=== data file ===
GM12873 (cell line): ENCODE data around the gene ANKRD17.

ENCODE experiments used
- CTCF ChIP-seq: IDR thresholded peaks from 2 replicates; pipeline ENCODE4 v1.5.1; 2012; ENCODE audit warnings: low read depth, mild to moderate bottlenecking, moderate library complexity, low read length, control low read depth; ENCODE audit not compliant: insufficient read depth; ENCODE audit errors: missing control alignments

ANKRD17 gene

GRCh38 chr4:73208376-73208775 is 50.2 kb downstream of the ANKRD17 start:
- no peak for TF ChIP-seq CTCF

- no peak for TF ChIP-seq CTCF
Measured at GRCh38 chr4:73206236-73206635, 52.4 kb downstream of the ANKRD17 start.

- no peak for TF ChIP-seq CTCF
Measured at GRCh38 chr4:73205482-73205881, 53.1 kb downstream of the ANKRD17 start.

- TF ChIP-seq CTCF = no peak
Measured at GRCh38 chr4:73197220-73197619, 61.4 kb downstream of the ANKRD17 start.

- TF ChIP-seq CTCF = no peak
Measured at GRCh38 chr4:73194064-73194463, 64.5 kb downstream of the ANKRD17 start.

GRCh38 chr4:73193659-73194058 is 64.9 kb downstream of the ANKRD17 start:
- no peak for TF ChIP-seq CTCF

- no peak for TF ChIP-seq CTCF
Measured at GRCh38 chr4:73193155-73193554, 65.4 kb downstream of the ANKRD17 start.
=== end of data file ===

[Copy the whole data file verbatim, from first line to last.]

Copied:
GM12873 (cell line): ENCODE data around the gene ANKRD17.

ENCODE experiments used
- CTCF ChIP-seq: IDR thresholded peaks from 2 replicates; pipeline ENCODE4 v1.5.1; 2012; ENCODE audit warnings: low read depth, mild to moderate bottlenecking, moderate library complexity, low read length, control low read depth; ENCODE audit not compliant: insufficient read depth; ENCODE audit errors: missing control alignments

ANKRD17 gene

GRCh38 chr4:73208376-73208775 is 50.2 kb downstream of the ANKRD17 start:
- no peak for TF ChIP-seq CTCF

- no peak for TF ChIP-seq CTCF
Measured at GRCh38 chr4:73206236-73206635, 52.4 kb downstream of the ANKRD17 start.

- no peak for TF ChIP-seq CTCF
Measured at GRCh38 chr4:73205482-73205881, 53.1 kb downstream of the ANKRD17 start.

- TF ChIP-seq CTCF = no peak
Measured at GRCh38 chr4:73197220-73197619, 61.4 kb downstream of the ANKRD17 start.

- TF ChIP-seq CTCF = no peak
Measured at GRCh38 chr4:73194064-73194463, 64.5 kb downstream of the ANKRD17 start.

GRCh38 chr4:73193659-73194058 is 64.9 kb downstream of the ANKRD17 start:
- no peak for TF ChIP-seq CTCF

- no peak for TF ChIP-seq CTCF
Measured at GRCh38 chr4:73193155-73193554, 65.4 kb downstream of the ANKRD17 start.